Nanotechnology and nanoscience are the study of extremely small things. The study is based on objects within the nanoscale size as well as the 'bottom up' principle.
Nanotechnology was originally brought to light by the studies of physicist Richard Feynman at the California Institute of Technology in December of 1959. Feynman's talk entitled "There's Plenty of Room at the Bottom" described a process where scientists would manipulate and control individual atoms and molecules.
Nanotechnology began in earnest with the invention and application of the scanning tunneling microscope, or STM, and the atomic force microscope, or AFM. The advancement of precision and understandings of coding are the basis for all Nanotechnology.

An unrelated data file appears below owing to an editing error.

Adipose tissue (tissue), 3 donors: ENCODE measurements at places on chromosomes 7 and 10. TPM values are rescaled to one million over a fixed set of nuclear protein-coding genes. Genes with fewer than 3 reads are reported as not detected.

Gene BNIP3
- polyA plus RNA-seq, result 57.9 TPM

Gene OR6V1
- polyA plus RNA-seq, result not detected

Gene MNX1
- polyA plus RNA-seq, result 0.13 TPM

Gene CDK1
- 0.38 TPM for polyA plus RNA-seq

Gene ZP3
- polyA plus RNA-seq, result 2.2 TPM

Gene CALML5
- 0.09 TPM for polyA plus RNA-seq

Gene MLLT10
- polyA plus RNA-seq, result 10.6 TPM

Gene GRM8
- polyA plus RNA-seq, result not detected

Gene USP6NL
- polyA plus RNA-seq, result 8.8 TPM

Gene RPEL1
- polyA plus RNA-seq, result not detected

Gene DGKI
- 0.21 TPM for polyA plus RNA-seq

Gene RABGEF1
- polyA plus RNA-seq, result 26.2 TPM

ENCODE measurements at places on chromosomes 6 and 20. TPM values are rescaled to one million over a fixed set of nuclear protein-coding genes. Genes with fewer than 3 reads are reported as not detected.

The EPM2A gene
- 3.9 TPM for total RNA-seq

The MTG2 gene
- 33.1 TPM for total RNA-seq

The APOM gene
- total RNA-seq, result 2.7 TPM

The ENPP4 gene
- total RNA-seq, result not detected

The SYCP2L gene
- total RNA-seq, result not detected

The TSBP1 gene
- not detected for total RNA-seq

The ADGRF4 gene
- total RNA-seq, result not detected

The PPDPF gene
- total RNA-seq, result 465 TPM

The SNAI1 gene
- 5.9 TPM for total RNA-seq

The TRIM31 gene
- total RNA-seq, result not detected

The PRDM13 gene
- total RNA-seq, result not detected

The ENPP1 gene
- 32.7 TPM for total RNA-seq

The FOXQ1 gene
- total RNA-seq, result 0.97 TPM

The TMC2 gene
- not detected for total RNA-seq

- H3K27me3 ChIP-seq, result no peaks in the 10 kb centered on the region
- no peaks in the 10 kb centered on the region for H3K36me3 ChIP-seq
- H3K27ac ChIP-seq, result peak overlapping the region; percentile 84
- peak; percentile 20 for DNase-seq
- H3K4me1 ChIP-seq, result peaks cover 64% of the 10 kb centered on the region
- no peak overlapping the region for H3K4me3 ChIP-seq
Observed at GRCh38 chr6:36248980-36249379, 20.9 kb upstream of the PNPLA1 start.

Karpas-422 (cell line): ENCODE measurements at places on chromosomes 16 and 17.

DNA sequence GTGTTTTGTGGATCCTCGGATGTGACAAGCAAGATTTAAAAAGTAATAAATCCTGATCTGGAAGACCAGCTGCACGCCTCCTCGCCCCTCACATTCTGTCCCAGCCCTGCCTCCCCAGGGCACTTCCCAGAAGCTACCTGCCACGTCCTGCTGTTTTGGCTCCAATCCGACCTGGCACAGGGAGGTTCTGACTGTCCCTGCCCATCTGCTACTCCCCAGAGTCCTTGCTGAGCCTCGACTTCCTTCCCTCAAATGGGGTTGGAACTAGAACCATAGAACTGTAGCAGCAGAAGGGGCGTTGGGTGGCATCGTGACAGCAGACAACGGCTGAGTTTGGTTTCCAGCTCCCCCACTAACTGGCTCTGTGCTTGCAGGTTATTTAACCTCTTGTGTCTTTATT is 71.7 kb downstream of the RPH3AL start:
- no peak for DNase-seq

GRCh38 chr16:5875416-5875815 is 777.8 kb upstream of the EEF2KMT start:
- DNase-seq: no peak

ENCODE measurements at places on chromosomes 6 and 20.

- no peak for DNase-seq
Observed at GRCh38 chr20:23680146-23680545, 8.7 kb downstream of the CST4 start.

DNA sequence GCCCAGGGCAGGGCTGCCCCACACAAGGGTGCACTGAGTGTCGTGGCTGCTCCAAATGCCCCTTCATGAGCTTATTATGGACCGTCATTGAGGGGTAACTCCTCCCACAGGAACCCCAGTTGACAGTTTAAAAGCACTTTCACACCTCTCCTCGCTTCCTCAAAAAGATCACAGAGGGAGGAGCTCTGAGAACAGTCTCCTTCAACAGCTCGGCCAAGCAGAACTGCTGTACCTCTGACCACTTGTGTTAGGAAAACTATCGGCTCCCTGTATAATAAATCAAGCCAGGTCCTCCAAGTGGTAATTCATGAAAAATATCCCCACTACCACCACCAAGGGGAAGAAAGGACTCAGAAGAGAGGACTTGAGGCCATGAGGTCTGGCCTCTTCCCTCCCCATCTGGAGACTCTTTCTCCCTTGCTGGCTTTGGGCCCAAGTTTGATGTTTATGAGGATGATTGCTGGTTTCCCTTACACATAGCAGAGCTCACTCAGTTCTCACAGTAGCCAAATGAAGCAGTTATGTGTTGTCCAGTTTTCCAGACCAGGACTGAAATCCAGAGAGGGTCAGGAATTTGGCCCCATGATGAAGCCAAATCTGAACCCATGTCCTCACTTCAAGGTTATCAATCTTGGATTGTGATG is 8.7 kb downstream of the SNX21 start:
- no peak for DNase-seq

As for the modern applications available, Mihail Roco of the U.S National Nanotechnology Initiative has described four generations of development: passive nanostructures, active nanostructures, systems of nanostructures and molecular nanosystems.
Currently Nanotechnology is in the first generation with materials designed to do a single task. Aerosols and colloids are used in dispersed and contact nanostructures. Incorporating nanostructures include coatings, reinforced composites, polymers, ceramics and nanostructured metals. With this broad an application of nanotechnology, there are thousands of companies currently using the technology to alter their products on a nanoscale.